7 priests, 10 employees of Sto. Niño Basilica suspected virus carriers
CEBU CITY, Cebu, Philippines — The centuries-old and most prominent Catholic church here remains closed to the public even as other churches have reopened, though with a limited number of worshipers, as the city shifted to a less stringent general community quarantine on June 1.
The Basilica Minore del Sto. Niño de Cebu shutdown continues after at least seven priests and nine employees were isolated inside its convent on suspicion of being infected by the new coronavirus disease (COVID-19). The first suspected case, also a church employee, is now confined in the hospital.
In his homily during a Mass streamed on the Basilica’s social media page on Sunday, Fr. Andres Rivera Jr. said they were still waiting for the results of swab tests from the city health department. In the meantime, he said, “the church shall remain off-limits to the public.”
Rivera, head of the Augustinian priests who operate the basilica, appealed to the people to bear with the inconveniences caused by the restrictions meant to stop the spread of COVID-19. “We approach the situation with patience. All of us are adjusting,” he said.
In an earlier advisory, Rivera said the probable cases of COVID-19 inside the church were detected on May 25.
“We have already conducted swab tests on all friars and personnel staying at the convent through the help of the city health department. While waiting for the test results, all friars and personnel are being quarantined within the basilica convent,” he said.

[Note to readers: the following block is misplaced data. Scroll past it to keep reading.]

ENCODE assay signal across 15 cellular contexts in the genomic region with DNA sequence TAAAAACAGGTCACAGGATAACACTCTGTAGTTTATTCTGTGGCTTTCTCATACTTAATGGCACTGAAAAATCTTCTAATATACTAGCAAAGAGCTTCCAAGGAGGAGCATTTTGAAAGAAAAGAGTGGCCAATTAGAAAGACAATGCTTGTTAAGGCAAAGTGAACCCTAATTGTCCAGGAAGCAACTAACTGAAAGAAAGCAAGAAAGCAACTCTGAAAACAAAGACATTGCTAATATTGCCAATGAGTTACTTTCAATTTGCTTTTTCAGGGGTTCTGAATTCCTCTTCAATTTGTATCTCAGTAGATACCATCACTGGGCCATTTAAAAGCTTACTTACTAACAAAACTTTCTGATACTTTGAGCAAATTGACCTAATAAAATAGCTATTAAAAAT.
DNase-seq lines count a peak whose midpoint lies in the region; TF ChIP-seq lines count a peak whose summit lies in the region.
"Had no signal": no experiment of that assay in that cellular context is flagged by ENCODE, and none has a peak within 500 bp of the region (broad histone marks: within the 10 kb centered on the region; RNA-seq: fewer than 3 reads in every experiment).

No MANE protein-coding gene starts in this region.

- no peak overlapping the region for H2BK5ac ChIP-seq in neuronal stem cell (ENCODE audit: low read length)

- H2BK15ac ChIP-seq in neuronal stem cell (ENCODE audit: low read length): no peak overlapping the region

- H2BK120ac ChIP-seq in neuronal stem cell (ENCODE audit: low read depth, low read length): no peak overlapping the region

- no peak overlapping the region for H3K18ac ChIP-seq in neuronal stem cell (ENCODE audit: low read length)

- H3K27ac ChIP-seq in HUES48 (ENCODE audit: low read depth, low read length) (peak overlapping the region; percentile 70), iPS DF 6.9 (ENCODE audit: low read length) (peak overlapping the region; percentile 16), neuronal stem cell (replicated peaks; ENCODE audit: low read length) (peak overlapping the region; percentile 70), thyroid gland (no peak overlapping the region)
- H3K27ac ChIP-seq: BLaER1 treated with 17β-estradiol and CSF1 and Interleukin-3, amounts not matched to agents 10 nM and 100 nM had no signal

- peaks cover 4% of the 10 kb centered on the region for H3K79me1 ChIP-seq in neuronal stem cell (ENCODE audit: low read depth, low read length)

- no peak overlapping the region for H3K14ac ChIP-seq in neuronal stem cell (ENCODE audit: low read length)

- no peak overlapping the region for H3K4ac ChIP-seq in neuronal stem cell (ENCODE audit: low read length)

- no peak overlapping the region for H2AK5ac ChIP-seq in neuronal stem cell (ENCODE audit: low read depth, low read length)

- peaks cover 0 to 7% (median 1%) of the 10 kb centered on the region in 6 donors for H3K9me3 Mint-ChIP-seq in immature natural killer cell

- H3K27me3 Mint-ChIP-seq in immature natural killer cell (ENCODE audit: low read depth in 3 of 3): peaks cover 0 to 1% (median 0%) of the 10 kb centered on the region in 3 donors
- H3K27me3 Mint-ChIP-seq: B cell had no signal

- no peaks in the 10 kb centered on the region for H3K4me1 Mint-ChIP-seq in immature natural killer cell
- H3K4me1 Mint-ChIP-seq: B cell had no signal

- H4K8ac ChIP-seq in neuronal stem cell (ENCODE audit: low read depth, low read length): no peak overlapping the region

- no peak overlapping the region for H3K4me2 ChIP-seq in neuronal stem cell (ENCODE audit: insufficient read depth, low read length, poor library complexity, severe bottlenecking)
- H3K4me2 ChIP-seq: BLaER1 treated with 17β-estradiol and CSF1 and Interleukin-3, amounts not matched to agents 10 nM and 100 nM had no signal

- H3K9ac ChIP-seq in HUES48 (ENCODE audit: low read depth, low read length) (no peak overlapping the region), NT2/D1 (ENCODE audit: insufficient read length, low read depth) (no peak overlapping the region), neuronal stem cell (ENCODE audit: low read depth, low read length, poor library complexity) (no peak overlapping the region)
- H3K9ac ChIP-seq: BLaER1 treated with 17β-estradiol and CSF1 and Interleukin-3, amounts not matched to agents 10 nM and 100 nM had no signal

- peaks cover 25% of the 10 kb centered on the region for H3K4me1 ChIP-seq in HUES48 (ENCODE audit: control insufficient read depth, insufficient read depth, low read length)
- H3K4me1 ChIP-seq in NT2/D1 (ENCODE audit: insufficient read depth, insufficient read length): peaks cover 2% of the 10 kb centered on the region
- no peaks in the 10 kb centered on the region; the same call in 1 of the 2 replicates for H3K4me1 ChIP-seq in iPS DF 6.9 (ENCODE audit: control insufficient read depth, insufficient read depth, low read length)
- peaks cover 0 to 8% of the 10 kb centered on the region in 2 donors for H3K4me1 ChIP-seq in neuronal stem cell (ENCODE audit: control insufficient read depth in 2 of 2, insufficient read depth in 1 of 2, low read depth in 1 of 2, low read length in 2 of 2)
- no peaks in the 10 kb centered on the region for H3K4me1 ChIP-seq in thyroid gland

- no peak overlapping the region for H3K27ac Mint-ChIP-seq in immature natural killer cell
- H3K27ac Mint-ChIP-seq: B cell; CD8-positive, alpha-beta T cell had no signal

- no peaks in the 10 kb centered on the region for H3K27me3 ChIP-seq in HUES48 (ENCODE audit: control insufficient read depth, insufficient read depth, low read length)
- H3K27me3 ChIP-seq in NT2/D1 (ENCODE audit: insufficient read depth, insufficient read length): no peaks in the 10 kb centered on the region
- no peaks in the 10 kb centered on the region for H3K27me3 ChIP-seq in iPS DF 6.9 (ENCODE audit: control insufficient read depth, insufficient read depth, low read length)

Rivera said the Church was in constant coordination with city health officials and officers of Barangay Sto. Niño. “With their help and guidance, we ensure the public that everything is properly managed and there shall be no cause for further alarm and distress,” he said.
According to him, the church employee first suspected to have the virus “had cough and fever” after going to the market to buy food.
Two primary contacts of the employee are now in quarantine in separate rooms inside the convent, while seven other secondary contacts are in isolation, said Fr. Aladdin Luzon.
While the basilica, the home of the Child Jesus, is closed, the faithful were advised to hear online Masses on its Facebook page.
Before the national health crisis brought on by the COVID-19 pandemic prohibited religious gatherings and the holding of Masses, hundreds of Sto. Niño devotees would visit the basilica on a daily basis.
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